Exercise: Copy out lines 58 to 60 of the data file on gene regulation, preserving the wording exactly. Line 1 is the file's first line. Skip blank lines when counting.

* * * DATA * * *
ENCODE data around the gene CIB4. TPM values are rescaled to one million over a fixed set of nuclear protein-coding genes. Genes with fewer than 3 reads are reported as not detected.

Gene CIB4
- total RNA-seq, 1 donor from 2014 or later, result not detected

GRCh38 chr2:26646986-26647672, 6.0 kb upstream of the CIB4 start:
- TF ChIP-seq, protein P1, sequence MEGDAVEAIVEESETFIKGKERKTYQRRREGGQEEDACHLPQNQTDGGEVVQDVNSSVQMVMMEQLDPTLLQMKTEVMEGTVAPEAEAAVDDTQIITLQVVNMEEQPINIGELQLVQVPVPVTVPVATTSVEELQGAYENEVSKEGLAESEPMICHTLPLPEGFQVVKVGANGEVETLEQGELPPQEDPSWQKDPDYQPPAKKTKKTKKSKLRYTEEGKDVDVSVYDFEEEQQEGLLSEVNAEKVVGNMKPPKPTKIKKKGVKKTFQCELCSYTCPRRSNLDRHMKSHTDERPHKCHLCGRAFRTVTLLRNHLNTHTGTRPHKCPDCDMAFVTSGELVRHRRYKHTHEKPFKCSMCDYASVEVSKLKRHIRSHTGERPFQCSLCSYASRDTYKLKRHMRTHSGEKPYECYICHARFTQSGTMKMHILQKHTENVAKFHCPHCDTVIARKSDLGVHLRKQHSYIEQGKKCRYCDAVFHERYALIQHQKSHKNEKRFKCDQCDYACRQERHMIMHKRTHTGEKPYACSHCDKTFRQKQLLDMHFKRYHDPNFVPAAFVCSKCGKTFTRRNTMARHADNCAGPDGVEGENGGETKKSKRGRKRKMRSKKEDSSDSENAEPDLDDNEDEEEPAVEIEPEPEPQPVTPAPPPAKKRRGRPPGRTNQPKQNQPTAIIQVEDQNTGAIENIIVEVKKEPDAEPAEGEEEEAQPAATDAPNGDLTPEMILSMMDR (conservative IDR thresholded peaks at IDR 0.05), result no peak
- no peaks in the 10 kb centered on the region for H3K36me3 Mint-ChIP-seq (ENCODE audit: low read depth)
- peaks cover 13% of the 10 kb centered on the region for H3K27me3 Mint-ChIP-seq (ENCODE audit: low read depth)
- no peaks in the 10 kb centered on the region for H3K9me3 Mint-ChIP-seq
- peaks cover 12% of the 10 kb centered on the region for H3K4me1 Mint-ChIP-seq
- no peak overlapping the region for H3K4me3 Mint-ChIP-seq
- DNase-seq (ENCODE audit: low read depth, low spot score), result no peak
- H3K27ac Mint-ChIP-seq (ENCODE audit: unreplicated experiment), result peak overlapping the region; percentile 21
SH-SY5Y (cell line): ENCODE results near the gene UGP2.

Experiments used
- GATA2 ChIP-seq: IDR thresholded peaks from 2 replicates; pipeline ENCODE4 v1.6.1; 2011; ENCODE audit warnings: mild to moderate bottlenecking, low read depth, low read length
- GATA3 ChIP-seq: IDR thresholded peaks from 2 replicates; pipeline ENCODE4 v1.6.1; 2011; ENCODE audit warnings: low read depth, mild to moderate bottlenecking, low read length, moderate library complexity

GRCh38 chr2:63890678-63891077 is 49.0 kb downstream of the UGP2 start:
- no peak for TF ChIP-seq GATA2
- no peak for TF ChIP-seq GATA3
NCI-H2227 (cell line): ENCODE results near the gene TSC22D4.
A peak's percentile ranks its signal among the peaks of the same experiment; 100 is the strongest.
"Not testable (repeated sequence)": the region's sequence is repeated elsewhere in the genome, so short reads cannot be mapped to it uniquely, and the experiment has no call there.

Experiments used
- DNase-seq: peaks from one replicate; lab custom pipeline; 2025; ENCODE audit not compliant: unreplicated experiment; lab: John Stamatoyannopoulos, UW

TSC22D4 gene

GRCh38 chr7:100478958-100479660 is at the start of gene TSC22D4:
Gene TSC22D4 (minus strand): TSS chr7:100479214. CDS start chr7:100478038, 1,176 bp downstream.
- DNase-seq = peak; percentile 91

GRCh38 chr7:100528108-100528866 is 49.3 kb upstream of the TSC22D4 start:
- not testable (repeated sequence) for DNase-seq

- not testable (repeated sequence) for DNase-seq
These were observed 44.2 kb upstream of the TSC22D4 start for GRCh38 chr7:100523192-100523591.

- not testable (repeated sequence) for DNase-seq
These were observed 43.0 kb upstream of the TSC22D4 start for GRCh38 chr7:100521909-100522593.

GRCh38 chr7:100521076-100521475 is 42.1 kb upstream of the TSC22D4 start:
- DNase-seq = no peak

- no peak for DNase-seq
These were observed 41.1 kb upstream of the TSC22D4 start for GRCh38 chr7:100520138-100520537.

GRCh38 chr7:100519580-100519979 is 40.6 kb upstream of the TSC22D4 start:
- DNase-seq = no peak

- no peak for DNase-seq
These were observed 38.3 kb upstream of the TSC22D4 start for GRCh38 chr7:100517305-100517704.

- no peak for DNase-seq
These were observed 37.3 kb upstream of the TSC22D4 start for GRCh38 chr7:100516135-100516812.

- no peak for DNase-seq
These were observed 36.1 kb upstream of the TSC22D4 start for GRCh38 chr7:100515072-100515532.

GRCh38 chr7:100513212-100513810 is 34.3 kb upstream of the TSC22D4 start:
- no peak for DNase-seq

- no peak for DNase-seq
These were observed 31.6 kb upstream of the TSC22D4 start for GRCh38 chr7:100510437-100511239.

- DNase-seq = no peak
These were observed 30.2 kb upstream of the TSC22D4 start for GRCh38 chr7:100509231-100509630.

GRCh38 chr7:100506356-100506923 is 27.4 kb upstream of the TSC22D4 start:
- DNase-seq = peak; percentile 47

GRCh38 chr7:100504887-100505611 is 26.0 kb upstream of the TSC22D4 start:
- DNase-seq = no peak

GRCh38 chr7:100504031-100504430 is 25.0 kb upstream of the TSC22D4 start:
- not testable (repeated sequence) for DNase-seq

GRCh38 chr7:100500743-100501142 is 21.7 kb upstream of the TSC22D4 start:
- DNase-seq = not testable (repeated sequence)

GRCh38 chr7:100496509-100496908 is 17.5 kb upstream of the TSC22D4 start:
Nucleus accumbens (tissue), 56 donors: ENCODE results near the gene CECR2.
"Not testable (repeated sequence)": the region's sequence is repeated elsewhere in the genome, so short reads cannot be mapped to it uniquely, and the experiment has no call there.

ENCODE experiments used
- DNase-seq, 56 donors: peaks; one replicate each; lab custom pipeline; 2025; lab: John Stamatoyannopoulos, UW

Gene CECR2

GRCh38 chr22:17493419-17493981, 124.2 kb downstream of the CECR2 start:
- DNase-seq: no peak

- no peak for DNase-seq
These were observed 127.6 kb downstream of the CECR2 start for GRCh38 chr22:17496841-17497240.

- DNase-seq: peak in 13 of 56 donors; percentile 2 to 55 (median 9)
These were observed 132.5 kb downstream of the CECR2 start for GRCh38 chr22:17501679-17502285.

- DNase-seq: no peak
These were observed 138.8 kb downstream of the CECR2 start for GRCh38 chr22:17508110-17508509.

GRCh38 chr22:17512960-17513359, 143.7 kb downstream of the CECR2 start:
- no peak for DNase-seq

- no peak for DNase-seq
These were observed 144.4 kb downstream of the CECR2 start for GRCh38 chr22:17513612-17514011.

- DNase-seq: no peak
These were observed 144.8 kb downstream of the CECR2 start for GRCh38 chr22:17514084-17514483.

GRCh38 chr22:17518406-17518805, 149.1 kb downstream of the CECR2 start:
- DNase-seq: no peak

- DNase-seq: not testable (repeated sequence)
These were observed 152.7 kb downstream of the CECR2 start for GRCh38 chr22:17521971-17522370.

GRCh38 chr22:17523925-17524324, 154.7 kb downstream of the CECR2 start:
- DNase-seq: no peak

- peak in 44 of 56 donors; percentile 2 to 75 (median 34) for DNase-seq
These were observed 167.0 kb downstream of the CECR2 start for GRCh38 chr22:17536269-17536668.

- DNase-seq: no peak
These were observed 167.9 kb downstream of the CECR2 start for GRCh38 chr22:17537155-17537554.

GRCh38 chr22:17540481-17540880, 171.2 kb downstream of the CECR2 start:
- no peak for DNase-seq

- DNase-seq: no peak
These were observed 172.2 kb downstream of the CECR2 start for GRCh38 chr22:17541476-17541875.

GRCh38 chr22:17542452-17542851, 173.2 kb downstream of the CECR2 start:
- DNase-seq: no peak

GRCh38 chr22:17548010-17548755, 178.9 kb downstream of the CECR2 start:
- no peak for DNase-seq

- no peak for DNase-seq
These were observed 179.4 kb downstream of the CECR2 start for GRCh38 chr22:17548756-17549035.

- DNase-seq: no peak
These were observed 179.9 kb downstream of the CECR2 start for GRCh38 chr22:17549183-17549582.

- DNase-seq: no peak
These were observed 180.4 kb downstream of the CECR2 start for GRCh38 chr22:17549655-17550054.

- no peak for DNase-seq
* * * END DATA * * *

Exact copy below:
- not testable (repeated sequence) for DNase-seq

GRCh38 chr7:100500743-100501142 is 21.7 kb upstream of the TSC22D4 start:
- DNase-seq = not testable (repeated sequence)